Watch the income distribution in America change pic.twitter.com/WS80BT2UlT
— Conrad Hackett (@conradhackett) December 18, 2016
I was struck by a passage in a NYTimes editorial for 12.12.16, “Flawed Choices for the State Department”. It was primarily about the choice of Exxon Mobile CEO for secretary of state (and secondarily about John Bolton as deputy), noting that he “knows scores of world leaders”. I was particularly struck by this paragraph:
Steve Coll, author of “Private Empire: ExxonMobil and American Power,” wrote in The New Yorker that in nominating Mr. Tillerson, Mr. Trump would be “handing the State Department to a man who has worked his whole life running a parallel quasi state, for the benefit of shareholders, fashioning relationships with foreign leaders that may or may not conform to the interests of the United States government.” He added that “the goal of Exxon Mobil’s independent foreign policy has been to promote a world that is good for oil and gas production.”
I was particularly struck by the phrases “parallel quasi state” and “Exxon Mobil’s independent foreign policy”, for they reminded me of the concept of virtual feudalism that my friend and colleague Abbe Mowshowitz developed back in the 1990s.
He wrote a book about it, Virtual Organization: Toward a Theory of Societal Transformation Stimulated by Information Technology (PDF); here’s a passage from the publisher’s blurb:
Computers mediate between individuals by providing channels of communication in the form of messaging systems; they act as brokers in matching buyers and sellers, employees and employers, resources and work processes, and so on. The social significance of computers as mediators and brokers has tremendous political and economic consequences. For managers, these consequences manifest themselves most clearly in the virtual organization, which is founded on the separation of requirements, for example, inputs such as components, from the ways in which requirements are met, or satisfiers, for example, suppliers and distribution networks. Separating these elements allows managers to switch easily from one way of meeting a requirement to another. Used systematically, switching brings huge increases in productivity but it also weakens traditional loyalties. Absent a sense of loyalty to persons or places, virtual organizations distance themselves from the regions and countries in which they operate. This process is undermining the nation-state, which cannot continue indefinitely to control virtual organizations. A new feudal system is in the making, in which power and authority are vested in private hands but which is based on globally distributed resources rather than on the possession of land. The evolution of this new political economy will determine how we do business in the future.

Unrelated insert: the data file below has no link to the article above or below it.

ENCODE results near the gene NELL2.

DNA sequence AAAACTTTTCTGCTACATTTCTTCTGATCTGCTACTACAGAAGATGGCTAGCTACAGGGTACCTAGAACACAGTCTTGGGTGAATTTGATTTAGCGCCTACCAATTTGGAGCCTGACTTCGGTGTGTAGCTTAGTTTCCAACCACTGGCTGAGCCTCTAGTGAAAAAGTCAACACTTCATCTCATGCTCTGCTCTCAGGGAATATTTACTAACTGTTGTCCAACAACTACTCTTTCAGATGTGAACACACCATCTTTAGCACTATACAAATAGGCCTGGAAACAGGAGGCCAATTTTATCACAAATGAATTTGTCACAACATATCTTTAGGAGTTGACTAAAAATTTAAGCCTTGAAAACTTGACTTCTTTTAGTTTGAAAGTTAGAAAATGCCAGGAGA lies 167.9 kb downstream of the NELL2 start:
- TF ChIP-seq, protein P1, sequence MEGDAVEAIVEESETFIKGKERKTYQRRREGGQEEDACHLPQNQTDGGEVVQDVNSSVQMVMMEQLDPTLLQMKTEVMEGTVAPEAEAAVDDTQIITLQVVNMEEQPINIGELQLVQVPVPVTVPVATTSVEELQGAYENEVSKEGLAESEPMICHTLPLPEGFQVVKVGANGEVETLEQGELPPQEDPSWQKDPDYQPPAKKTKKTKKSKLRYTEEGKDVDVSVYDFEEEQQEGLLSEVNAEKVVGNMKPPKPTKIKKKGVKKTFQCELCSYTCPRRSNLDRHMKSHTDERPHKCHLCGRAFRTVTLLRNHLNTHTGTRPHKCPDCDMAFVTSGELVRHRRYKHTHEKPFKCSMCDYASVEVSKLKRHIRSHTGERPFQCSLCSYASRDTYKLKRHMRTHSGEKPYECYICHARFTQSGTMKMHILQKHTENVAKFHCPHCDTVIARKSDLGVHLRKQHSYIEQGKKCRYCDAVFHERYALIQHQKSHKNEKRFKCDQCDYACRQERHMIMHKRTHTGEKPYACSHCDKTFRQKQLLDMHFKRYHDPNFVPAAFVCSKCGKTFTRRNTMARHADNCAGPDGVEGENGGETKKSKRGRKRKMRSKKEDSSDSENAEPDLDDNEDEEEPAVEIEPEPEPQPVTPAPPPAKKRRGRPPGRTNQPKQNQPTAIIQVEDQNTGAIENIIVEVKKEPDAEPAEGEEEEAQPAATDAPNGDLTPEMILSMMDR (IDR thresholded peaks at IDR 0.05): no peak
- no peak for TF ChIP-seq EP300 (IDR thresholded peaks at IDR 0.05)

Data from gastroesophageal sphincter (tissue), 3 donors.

The result, Abbe argued, is that the world will evolve to a condition where nation-states are gravely weakened relative to the power of large transnational corporations. The result will be a neo-feudal world ruled by a global oligarchy of business elites and their government cronies at the expense of an immiseration global peasantry, many of whom are desperately trying to cling to illusions of middle class life.
Is President-Elect Donald Trump now in the process of using cabinet appointments as a ruse to assemble the Lords and Ladies to the court His Royal Highness, King Donald, First Emperor of the World?
While other rich men have been elected President (e.g. Franklin D. Roosevelt) none have had the wealth or worldwide business interests that Trump has. How will he separate his foreign policy from his business interests? As a preface to an enumeration of these business interests, Libby Nelson of Vox notes:
The most positive outcome of these entanglements could be that Trump pursues win-win deals that enrich both the country and himself. But these same relationships could lead him to act and react in ways that distort the economy, tilting it in favor of his own interests, and changing the United States’ foreign policy to benefit him rather than the country. It could also distort the economy, rewarding allies at the expense of other companies, stifling growth.
Even if the worst-case scenario doesn’t come true, Trump has clearly demonstrated he has little interest in meaningfully separating his businesses from his presidency. Because many Trump businesses bear the Trump name, the president-elect will be aware of where his interests are even if he hands the reins of the business to his adult children, as he’s said he will do.
Has he in effect chosen Tillerson as his Baron of Oil and Fossil Fuels? His cabinet is fast filling up with business executives and business-friendly politicians. In addition to Tillerson we’ve got the following executives:
- Andrew F. Puzder, CKE Restaurants, Sec. Labor
- Linda McMahon, World Wrestling Entertainment, Small Business Administration
- Steven Mnuchin, Goldman Sachs, Treasury Secretary
- Wilbur Ross, WL Ross & Co., Commerce Secretary
- Betsy DeVos, Windquest Group, Secretary of Education
How will these people address one another in meetings of the Cabinet Court? Lord Andrew? Dame Linda? Sir Steven? Your Highness?
Who is going to be Court Jester?
* * * * *
Before Abbe wrote his book he asked me to ghostwrite an article about virtual feudalism. He was unable to find a publisher for it, so I’ve reprinted it at New Savanna. I organize it around capsule accounts of the lives of three people and accompanying commentary, Molly Mckenna: The Corporate Lord and the Impoverished State, Robert Wong: New Loyalties and Citizen Action, and Jarvis Roosevelt: Whither Liberty and Justice for All?